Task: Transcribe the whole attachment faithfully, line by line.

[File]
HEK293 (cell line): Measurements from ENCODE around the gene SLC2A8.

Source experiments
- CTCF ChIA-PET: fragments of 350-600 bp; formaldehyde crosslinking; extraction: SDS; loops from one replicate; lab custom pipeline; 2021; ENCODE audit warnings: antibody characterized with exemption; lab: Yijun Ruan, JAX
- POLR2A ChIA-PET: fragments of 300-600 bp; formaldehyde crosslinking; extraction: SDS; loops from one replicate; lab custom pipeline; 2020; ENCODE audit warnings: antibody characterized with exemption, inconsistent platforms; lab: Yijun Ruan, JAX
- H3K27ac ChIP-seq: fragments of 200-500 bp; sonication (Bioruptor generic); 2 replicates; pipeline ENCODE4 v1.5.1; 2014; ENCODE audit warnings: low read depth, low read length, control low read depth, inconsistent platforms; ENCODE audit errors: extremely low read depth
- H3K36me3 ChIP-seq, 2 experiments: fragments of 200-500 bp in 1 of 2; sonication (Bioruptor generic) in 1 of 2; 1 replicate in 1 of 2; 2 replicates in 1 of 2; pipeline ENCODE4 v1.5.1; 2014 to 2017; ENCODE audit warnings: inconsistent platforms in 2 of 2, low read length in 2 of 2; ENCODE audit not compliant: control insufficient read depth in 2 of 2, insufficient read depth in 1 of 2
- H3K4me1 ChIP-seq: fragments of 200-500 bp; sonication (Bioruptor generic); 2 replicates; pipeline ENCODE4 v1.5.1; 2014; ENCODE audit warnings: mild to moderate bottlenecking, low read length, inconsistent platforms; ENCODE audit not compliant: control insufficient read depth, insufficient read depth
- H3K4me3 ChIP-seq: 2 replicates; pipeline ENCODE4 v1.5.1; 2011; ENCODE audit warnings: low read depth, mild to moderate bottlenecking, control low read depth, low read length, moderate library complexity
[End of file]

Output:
HEK293 (cell line): Measurements from ENCODE around the gene SLC2A8.

Source experiments
- CTCF ChIA-PET: fragments of 350-600 bp; formaldehyde crosslinking; extraction: SDS; loops from one replicate; lab custom pipeline; 2021; ENCODE audit warnings: antibody characterized with exemption; lab: Yijun Ruan, JAX
- POLR2A ChIA-PET: fragments of 300-600 bp; formaldehyde crosslinking; extraction: SDS; loops from one replicate; lab custom pipeline; 2020; ENCODE audit warnings: antibody characterized with exemption, inconsistent platforms; lab: Yijun Ruan, JAX
- H3K27ac ChIP-seq: fragments of 200-500 bp; sonication (Bioruptor generic); 2 replicates; pipeline ENCODE4 v1.5.1; 2014; ENCODE audit warnings: low read depth, low read length, control low read depth, inconsistent platforms; ENCODE audit errors: extremely low read depth
- H3K36me3 ChIP-seq, 2 experiments: fragments of 200-500 bp in 1 of 2; sonication (Bioruptor generic) in 1 of 2; 1 replicate in 1 of 2; 2 replicates in 1 of 2; pipeline ENCODE4 v1.5.1; 2014 to 2017; ENCODE audit warnings: inconsistent platforms in 2 of 2, low read length in 2 of 2; ENCODE audit not compliant: control insufficient read depth in 2 of 2, insufficient read depth in 1 of 2
- H3K4me1 ChIP-seq: fragments of 200-500 bp; sonication (Bioruptor generic); 2 replicates; pipeline ENCODE4 v1.5.1; 2014; ENCODE audit warnings: mild to moderate bottlenecking, low read length, inconsistent platforms; ENCODE audit not compliant: control insufficient read depth, insufficient read depth
- H3K4me3 ChIP-seq: 2 replicates; pipeline ENCODE4 v1.5.1; 2011; ENCODE audit warnings: low read depth, mild to moderate bottlenecking, control low read depth, low read length, moderate library complexity